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TOOELE — A pair of women gave birth a little earlier than they were expecting over the weekend — one while standing in a checkout line at Wal-Mart and another on the side of the I-80 freeway.
Just after 5 a.m. Monday, a couple from Wendover started driving toward Salt Lake City after the wife began having contractions.
"They had had labor pains so, they decided they were going to start heading to the hospital," said Tooele County Sheriff's Sgt. Marshall Evans.
But about 16 miles over the Utah-Nevada border, the baby decided she couldn't wait any longer.
The father pulled over and the mother gave birth to a baby girl, Evans said. When emergency dispatchers got the call from the couple, it wasn't to report that the woman was in labor but rather that the baby had already been born, he said.
When emergency crews arrived, Evans said mother and baby, who were in good condition, were transported the rest of the way to the hospital.
That incident came less than 24 hours after a woman at Wal-Mart in Payson went into labor while standing in the checkout line, said Payson Assistant Fire Chief Terry Reilly.
The woman's husband and another relative were with her at the time.
"She had flagged down one of my managers and said she needed help," said store manager Dustin Haight.
But the situation escalated quickly.
"She was clearly having trouble with the baby, so he brought her over her to register 11 with her stuff, and my customer service manager went to get her a wheelchair," Haight said.
But by the time that manager returned, "which was probably about 30 seconds," Haight said, "she was in the process of having the baby."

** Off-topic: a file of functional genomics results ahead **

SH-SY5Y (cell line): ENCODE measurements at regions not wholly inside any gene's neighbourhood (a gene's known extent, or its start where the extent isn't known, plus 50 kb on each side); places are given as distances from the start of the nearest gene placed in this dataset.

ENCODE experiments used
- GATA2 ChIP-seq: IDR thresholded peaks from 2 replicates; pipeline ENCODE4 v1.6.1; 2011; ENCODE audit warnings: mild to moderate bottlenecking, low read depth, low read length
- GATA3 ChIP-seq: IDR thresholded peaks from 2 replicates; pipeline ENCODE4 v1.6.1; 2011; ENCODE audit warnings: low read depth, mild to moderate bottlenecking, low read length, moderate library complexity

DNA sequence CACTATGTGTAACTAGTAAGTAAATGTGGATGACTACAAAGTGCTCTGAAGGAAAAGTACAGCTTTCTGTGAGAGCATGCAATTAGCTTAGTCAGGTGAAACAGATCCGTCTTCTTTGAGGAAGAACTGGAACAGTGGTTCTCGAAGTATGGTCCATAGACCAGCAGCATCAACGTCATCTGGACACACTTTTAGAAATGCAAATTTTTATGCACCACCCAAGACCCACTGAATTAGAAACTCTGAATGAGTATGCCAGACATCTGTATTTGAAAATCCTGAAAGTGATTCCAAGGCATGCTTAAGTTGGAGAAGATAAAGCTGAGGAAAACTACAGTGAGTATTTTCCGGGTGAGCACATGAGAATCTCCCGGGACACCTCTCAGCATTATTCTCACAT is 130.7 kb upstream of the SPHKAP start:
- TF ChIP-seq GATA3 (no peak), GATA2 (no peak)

Reilly said 911 dispatchers were told that the woman was in labor. But before the call was over, the baby was already born.
"It was very fast," Reilly said.
Staffers at Wal-Mart and customers assisted with the birth. When paramedics arrived, Reilly said it was a "calm" situation. Both mom and baby were doing well, he said.
After the child was born, Haight said the mother of three wanted to bring home the groceries.
"She was down on the ground in a lot of distress, but she insisted on paying for her merchandise," he said, adding that while no one wanted to argue with her, the store may invite her back to receive some free diapers and other supplies.
"It's probably something in 20 years of doing this that I'll never forget," Reilly said.
The two incidents come on the heels of an episode last week on I-15 when a woman headed to the hospital became stuck in a massive traffic backup caused by a tanker rollover and freeway closure. A South Jordan fire paramedic crew was able to get to the woman quick enough to put her into the back of an ambulance where she gave birth.
Contributing: Peter Samore, Mike Anderson